An article accepted for publication in “The Astrophysical Journal” describes the VST Early-type GAlaxy Survey (VEGAS). A team of researchers led by Marilena Spavone from INAF-Astronomical Observatory of Capodimonte in Naples, Italy, used ESO’s VLT Survey Telescope (VST) in Chile to obtain highly detailed images of many elliptical galaxies. Among them there’s NGC 5018, interesting among other things for structures such as what’s called a tidal tail, a stream of gas containing various stars stretching outwards from that galaxy. These are evidence of interactions between galaxies that provide information on the characteristics of primordial galaxies.
An article published in the journal “Astronomy & Astrophysics” describes a verification of a phenomenon predicted by Albert Einstein’s general theory of relativity. Scientists from the GRAVITY collaboration used observations conducted with ESO’s Very Large Telescope (VLT) in Chile to observe the effects of the motion of a star called S2 as it passes through the extreme gravitational field near the supermassive black hole at the center of the Milky Way.
Two articles to be published in the journal “Astronomy & Astrophysics” describe the discovery and characterization of a planet still in its formation phase orbiting the young star PDS 70. Two teams of astronomers used the SPHERE instrument installed on ESO’s VLT to obtain for the first time images of a planet while it’s forming in what is still more or less a disk of gas and dust around the star. Called PDS 70b, the planet is a gas giant that could be larger than expected for its age.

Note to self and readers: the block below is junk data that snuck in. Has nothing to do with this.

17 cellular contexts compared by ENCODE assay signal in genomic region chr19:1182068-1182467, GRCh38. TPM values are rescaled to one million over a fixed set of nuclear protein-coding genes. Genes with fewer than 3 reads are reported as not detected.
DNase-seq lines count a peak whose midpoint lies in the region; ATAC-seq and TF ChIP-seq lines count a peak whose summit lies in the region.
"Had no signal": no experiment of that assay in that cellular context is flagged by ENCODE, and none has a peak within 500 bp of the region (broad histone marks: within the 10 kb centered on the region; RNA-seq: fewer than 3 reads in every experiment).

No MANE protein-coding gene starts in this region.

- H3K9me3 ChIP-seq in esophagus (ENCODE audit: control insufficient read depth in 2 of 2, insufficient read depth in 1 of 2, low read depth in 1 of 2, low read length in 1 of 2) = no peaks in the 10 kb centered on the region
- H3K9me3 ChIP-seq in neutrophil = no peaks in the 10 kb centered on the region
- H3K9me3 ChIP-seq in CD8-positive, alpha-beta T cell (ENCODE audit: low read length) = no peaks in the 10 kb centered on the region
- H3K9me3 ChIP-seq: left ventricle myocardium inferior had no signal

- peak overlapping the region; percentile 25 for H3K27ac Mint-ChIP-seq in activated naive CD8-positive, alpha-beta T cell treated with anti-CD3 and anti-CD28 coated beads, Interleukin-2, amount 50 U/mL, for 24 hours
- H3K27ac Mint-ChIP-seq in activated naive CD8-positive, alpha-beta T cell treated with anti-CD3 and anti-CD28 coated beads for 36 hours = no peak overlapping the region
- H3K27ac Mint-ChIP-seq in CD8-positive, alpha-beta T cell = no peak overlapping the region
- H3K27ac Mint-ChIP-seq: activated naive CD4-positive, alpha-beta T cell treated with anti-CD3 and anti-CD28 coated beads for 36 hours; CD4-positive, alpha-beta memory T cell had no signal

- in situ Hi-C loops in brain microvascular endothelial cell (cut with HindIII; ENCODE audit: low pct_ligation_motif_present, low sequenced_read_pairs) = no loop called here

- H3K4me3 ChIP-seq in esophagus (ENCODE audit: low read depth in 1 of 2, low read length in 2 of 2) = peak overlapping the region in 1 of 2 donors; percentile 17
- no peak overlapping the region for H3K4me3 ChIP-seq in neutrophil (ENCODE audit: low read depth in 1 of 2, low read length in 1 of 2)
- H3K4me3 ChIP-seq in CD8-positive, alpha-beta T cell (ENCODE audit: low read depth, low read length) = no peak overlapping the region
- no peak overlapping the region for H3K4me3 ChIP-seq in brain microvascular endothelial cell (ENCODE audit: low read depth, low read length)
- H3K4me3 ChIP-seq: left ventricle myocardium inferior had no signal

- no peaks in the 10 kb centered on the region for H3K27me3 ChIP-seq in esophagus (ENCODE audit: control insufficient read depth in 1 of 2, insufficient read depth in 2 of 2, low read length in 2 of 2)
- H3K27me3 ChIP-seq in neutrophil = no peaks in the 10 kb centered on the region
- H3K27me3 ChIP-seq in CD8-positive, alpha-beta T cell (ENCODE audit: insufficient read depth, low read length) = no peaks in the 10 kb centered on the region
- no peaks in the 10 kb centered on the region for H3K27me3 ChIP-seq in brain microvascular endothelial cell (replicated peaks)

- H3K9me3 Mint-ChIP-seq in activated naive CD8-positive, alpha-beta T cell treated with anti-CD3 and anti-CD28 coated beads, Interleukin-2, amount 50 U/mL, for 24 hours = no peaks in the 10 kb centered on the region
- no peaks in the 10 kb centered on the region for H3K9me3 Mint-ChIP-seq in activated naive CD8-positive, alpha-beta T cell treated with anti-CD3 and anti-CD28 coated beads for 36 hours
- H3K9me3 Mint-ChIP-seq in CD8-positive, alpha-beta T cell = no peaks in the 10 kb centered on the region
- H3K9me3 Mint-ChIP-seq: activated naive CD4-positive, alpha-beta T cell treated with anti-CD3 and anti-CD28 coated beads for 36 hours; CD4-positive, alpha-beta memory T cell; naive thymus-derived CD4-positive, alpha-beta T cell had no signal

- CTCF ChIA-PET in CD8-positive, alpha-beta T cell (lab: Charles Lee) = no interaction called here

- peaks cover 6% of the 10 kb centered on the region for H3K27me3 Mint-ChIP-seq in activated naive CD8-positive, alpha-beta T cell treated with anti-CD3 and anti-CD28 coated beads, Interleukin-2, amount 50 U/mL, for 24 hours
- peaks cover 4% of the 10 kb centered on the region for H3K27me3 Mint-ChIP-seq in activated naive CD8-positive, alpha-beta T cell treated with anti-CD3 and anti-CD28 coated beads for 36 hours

An image published by ESO shows the Tarantula Nebula along with the neighboring areas in their details. A team of astronomers used the VLT Survey Telescope (VST) at ESO’s Paranal Observatory, in Chile, to capture unseen details of star clusters, bright gas clouds and supernova remnants scattered around. It’s the sharpest image ever obtained of that region of the Large Magellanic Cloud, one of the Milky Way’s satellite dwarf galaxies.
An image published by ESO and ALMA collaboration shows the center of the galaxy NGC 5643 obtained by combining observations made with the ALMA radio telescope with archive data of the MUSE instrument, mounted on ESO’s VLT. In this way it was possible to see beyond the clouds of dust and gas that obscure it even though it’s an active galactic nucleus with strong electromagnetic emissions generated by the activity of the supermassive black hole at the center of NGC 5643.